Primarily located in: Ireland, Wales, Scotland
Also found in: France, England
Ireland is located in the eastern part of the North Atlantic Ocean, directly west of Great Britain. A variety of internal and external influences have shaped Ireland as we know it today. Ireland’s modern cultural remains deeply rooted in the Celtic culture that spread across much of Central Europe and into the British Isles. Along with Wales, Scotland, and a handful of other isolated communities within the British Isles, Ireland remains one of the last holdouts of the ancient Celtic languages that were once spoken throughout much of Western Europe. And though closely tied to Great Britain, both geographically and historically, the Irish have fiercely maintained their unique character through the centuries.

Scandinavia ... 8%
Primarily located in: Sweden, Norway, Denmark
Also found in: Great Britain, France, Germany, Netherlands, Belgium, the Baltic States, Finland
Scandinavia is perched atop northern Europe, its natives referred to throughout history as “North Men.” Separated from the main European continent by the Baltic Sea, the Scandinavians have historically been renowned seafarers. Their adventures brought them into contact with much of the rest of Europe, sometimes as feared raiders and other times as well-traveled merchants and tradesmen.

Europe West ... 6%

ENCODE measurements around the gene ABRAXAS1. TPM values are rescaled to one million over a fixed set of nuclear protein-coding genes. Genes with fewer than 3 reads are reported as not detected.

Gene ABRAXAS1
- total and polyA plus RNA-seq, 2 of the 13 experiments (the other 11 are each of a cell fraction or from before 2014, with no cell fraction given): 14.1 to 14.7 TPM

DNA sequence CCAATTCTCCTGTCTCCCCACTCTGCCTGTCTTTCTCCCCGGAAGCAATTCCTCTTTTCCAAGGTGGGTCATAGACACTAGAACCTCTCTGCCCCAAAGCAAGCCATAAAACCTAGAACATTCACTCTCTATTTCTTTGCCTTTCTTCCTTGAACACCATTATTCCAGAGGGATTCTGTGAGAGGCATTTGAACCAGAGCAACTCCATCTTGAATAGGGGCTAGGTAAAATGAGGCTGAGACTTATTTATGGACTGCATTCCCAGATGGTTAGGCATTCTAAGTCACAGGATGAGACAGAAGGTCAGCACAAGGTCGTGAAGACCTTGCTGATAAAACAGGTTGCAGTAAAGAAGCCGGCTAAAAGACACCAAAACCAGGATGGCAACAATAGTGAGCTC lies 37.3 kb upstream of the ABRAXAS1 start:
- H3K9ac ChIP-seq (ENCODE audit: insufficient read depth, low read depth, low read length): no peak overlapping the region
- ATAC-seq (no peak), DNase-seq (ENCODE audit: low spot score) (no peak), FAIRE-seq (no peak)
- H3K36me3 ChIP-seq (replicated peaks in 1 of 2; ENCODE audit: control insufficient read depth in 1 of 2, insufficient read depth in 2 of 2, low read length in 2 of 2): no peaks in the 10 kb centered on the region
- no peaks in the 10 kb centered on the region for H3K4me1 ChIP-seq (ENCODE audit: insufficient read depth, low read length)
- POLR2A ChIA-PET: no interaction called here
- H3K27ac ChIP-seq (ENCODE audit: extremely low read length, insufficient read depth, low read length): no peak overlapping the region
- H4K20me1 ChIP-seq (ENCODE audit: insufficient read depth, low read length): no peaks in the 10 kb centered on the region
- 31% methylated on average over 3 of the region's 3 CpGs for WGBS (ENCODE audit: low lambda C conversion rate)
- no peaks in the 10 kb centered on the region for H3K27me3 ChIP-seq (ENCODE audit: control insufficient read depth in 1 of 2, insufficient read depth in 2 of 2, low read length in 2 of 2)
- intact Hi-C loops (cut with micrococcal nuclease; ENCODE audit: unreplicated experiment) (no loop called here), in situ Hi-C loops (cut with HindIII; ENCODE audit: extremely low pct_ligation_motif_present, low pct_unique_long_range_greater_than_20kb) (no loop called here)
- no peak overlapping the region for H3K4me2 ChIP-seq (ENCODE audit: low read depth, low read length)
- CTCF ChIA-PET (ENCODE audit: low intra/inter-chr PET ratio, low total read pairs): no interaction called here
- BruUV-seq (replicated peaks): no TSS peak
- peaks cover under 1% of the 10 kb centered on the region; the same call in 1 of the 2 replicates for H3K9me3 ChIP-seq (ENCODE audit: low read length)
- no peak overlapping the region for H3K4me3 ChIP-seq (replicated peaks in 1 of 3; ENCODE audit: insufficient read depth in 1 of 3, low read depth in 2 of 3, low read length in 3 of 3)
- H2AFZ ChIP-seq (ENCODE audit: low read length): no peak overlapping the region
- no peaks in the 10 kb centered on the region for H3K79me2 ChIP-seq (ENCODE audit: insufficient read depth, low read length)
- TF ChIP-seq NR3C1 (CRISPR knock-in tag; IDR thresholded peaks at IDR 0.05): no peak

Primarily located in: Belgium, France, Germany, Netherlands, Switzerland, Luxembourg, Liechtenstein
Also found in: England, Denmark, Italy, Slovenia, Czech Republic
The Europe West region is a broad expanse stretching from Amsterdam's sea-level metropolis to the majestic peaks of the Alps. Geographically dominated by France in the west and Germany in the east, it includes several nations with distinct cultural identities. From the boisterous beer gardens of Munich to the sun-soaked vineyards of Bordeaux and the alpine dairy farms of Switzerland, it is a region of charming cultural diversity.

Finland/Northwest Russia ... 2%
Primarily located in: Finland, Russia (northwest)
Also found in: Estonia, Latvia, Sweden, Lithuania
Finland is one of the Nordic nations, straddling the Arctic Circle north of continental Europe. Although it shares long borders with the Scandinavian nations of Sweden and Norway, Finland stands apart in both language and ethnic identity. Politically controlled by its neighbors Sweden and Russia through much of its history, Finland today is a strong, independent nation with a unique, ancient heritage.

Iberian Peninsula ... 1%
Primarily located in: Spain, Portugal
Also found in: France, Morocco, Algeria, Italy
Separated from the rest of continental Europe by the Pyrenees Mountains, the Iberian Peninsula lies between the Mediterranean Sea and the Atlantic Ocean. Gibraltar, at the peninsula’s southern tip, is just a little over nine miles from the north coast of Africa. This proximity would play a major part in the history and identity of Spain and Portugal.

Europe East ... < 1%

Primarily located in: Poland, Slovakia, Czech Republic, Austria, Russia, Hungary, Slovenia, Romania, Serbia, Ukraine, Belarus, Moldova, Lithuania, Latvia, Bosnia and Herzegovina, Croatia
Also found in: Germany, Montenegro, Albania, Kosovo, Macedonia, Estonia, Bulgaria
The Europe East region stretches from the Baltic Sea in the north to the borders of Greece in the south. Throughout history, the region has stood at the crossroads—and often in the crosshairs—of Europe and Central Asia. Despite constant invasions and occupations over the centuries, the hardy inhabitants have, nevertheless, managed to perservere.